Functional programming in Java, Part 1: Lists, lambdas, and method references

Learn how to use lambda expressions to greatly reduce code clutter.

May 28, 2021 | Download a PDF of this article
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[This article was adapted from Functional Programming in Java: Harnessing the Power of Java 8 Lambda Expressions with kind permission from the publisher, The Pragmatic Bookshelf. —Ed.]

Collections of numbers, strings, and objects are used so commonly in Java that removing even a small amount of ceremony from coding them can reduce code clutter greatly. In this two-part article, I demonstrate how to use lambda expressions to take advantage of the functional style of programming to create more-expressive and concise code with less mutability and fewer errors.

After you read this article, your Java code to manipulate collections might never be the same—it’ll be concise, expressive, elegant, and more extensible than ever before.

Iterating through a list

Iterating through a list is a basic operation on a collection, but over the years that operation has gone through a few significant changes. I’ll begin with the old and evolve an example—enumerating a list of names—to the elegant style.

You can easily create an immutable collection of a list of names with the following code:

final List<String> friends =
Arrays.asList("Brian", "Nate", "Neal", "Raju", "Sara", "Scott");

Here’s the habitual, but not so desirable, way to iterate and print each of the elements.

for(int i = 0; i < friends.size(); i++) { System.out.println(friends.get(i)); }

I call this style the self-inflicted wound pattern—it’s verbose and error-prone. You have to stop and wonder, “Is it i < or i <=?” This is useful only if you need to manipulate elements at a particular index in the collection, but even then, you could opt to use a functional style that favors immutability, as will be discussed soon.

Java offers a construct that is a bit more civilized than the good old for loop.

for(String name : friends) { System.out.println(name); }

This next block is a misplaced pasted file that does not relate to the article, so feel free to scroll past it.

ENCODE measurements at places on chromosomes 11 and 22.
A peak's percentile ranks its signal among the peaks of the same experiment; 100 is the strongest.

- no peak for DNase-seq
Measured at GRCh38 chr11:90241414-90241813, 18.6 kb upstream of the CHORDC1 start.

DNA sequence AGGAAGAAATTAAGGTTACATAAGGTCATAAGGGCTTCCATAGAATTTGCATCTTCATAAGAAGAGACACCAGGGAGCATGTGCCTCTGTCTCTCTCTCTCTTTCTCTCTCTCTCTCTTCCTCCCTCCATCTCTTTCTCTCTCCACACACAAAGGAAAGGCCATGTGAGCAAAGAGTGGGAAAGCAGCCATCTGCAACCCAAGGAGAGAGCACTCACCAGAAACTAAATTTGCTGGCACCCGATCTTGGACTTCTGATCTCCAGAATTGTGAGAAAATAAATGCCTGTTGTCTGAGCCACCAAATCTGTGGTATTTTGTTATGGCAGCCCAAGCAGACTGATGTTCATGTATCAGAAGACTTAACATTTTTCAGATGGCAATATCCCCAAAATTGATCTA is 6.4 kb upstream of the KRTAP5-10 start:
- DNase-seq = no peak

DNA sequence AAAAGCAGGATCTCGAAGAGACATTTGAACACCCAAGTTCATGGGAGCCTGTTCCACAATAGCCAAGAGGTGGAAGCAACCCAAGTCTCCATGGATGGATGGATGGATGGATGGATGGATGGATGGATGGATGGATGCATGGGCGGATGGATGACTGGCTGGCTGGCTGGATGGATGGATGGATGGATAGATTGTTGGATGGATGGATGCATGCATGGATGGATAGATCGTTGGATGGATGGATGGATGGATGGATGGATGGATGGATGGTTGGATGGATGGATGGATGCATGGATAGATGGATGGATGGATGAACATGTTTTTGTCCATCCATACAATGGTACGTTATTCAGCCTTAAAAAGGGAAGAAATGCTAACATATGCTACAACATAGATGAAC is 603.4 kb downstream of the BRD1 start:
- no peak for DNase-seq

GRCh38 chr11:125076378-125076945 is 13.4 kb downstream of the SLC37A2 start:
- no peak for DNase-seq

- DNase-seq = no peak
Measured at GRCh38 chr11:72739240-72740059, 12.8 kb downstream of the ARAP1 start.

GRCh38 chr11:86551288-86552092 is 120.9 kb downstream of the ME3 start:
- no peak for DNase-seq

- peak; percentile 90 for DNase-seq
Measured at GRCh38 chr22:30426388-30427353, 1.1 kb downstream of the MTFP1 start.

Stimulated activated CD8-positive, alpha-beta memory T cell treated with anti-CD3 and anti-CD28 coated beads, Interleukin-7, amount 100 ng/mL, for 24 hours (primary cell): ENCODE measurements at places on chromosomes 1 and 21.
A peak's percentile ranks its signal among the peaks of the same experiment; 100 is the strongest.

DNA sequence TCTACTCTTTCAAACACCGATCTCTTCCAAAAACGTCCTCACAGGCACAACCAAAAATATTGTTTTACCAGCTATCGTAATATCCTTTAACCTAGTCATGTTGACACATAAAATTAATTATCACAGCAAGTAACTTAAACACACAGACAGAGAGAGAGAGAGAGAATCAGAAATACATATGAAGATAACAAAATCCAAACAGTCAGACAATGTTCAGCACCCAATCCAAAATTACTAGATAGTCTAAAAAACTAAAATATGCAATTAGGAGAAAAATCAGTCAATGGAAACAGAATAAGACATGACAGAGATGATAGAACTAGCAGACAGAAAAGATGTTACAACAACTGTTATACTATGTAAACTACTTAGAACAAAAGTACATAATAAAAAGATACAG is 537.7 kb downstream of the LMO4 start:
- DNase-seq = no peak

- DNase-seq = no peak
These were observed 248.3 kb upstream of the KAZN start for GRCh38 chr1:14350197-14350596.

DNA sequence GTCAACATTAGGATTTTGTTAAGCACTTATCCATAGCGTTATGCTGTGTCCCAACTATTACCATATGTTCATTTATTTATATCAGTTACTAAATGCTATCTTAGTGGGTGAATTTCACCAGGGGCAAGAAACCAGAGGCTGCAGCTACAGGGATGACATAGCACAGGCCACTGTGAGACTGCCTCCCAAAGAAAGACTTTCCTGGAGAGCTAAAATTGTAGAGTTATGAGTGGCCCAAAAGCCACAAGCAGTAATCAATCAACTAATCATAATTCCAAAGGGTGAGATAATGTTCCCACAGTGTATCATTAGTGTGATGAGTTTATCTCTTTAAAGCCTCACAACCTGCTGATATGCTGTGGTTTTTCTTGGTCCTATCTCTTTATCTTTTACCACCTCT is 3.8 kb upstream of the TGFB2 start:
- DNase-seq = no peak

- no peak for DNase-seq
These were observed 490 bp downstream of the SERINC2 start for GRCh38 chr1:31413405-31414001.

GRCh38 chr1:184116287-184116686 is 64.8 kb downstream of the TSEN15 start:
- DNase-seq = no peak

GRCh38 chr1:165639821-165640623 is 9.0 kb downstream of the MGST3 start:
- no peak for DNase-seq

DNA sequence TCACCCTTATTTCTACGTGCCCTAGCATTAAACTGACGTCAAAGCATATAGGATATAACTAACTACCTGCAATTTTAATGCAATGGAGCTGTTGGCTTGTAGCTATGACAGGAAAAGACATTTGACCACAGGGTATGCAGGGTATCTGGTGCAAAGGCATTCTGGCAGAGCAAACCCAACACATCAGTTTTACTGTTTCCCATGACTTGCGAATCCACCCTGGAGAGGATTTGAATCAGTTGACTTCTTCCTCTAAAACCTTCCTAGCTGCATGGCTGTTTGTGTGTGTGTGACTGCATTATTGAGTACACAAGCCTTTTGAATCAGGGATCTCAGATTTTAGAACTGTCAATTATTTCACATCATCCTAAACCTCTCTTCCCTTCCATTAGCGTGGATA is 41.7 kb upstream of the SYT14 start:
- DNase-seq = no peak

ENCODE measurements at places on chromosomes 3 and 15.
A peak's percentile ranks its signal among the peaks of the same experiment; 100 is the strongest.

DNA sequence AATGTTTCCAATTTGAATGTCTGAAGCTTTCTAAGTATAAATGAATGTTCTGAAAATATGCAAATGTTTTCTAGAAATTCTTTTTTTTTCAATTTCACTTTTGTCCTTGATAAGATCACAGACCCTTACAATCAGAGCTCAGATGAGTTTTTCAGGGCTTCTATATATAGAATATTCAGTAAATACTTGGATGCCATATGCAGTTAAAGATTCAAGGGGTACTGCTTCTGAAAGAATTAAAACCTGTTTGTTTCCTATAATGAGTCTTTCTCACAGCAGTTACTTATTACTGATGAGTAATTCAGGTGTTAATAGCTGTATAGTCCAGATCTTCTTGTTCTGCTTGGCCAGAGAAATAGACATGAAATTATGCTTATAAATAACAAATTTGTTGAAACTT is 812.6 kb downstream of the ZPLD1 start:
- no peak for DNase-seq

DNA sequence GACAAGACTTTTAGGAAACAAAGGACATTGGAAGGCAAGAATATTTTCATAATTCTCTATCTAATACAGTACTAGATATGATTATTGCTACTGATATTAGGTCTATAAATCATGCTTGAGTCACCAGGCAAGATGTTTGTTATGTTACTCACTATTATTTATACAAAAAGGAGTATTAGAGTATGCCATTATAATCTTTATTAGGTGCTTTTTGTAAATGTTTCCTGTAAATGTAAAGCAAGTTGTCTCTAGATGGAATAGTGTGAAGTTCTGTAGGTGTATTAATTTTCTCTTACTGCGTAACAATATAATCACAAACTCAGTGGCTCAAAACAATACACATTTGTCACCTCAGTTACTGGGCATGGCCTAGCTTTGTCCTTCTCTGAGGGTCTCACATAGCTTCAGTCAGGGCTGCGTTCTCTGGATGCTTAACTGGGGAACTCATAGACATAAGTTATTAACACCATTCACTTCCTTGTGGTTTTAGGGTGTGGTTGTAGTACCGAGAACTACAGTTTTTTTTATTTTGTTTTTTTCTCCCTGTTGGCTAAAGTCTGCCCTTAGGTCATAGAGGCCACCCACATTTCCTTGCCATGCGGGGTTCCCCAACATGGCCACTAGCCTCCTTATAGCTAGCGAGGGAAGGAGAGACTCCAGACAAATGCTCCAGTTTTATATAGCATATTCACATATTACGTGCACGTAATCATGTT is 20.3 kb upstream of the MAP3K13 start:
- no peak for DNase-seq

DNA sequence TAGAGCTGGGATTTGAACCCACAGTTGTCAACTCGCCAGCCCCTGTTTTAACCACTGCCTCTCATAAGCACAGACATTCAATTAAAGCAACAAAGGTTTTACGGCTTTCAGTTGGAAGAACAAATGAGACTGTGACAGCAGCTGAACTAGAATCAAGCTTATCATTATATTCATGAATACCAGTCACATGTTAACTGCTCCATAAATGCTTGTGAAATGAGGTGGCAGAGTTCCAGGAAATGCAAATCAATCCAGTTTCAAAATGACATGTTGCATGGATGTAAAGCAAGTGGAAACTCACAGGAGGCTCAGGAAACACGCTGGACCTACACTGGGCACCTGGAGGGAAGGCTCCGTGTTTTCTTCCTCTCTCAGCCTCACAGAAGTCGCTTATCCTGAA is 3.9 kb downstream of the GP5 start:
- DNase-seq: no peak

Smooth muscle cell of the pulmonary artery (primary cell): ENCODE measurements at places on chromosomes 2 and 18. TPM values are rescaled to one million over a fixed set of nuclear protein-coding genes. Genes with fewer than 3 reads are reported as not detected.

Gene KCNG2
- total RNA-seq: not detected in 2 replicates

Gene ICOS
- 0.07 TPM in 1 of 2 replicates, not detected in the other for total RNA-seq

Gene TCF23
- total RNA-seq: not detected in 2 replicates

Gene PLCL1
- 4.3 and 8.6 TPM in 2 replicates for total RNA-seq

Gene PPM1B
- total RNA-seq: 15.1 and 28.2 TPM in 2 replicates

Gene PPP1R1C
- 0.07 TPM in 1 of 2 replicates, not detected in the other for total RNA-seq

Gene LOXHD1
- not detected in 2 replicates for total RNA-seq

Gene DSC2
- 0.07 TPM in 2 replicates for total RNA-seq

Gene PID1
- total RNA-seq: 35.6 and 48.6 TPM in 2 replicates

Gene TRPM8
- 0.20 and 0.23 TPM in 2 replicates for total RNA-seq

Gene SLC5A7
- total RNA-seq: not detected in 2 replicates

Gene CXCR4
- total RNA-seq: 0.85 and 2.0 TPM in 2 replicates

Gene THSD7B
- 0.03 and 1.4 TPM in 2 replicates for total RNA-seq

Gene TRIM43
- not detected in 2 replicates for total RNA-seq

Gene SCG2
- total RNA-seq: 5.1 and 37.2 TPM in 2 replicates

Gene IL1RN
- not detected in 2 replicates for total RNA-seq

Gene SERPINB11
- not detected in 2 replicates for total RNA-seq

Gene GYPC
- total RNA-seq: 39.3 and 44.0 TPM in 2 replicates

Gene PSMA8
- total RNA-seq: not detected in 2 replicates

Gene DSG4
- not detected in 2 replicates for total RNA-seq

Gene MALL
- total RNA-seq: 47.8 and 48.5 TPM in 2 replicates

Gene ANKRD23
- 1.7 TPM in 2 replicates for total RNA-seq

Under the hood, this form of iteration uses the Iterator interface and calls into its hasNext() and next() methods.

Both these versions are external iterators, which mix how you do it with what you would like to achieve. You explicitly control the iteration with them, indicating where to start and where to end; the second version does that under the hood using the Iterator methods. With explicit control, the break and continue statements help manage the iteration’s flow of control.

The second construct has less ceremony than the first and is better than the first if you don’t intend to modify the collection at a particular index. Both styles, however, are imperative and you can dispense with them in modern Java by using a functional approach.

There are quite a few reasons to favor the change to the functional style.

  • for loops are inherently sequential and are quite difficult to parallelize.
  • Such loops are nonpolymorphic: You get exactly what you ask for. You passed the collection to for instead of invoking a method (a polymorphic operation) on the collection to perform the task.
  • At the design level, the code fails the “Tell, don’t ask” principle. You ask for a specific iteration to be performed instead of leaving the details of the iteration to the underlying libraries.

It’s time to trade in the old imperative style for the more elegant functional-style version of internal iteration. With an internal iteration, you willfully turn over the how to the underlying library so you can focus on the essential what. The underlying function will take care of managing the iteration.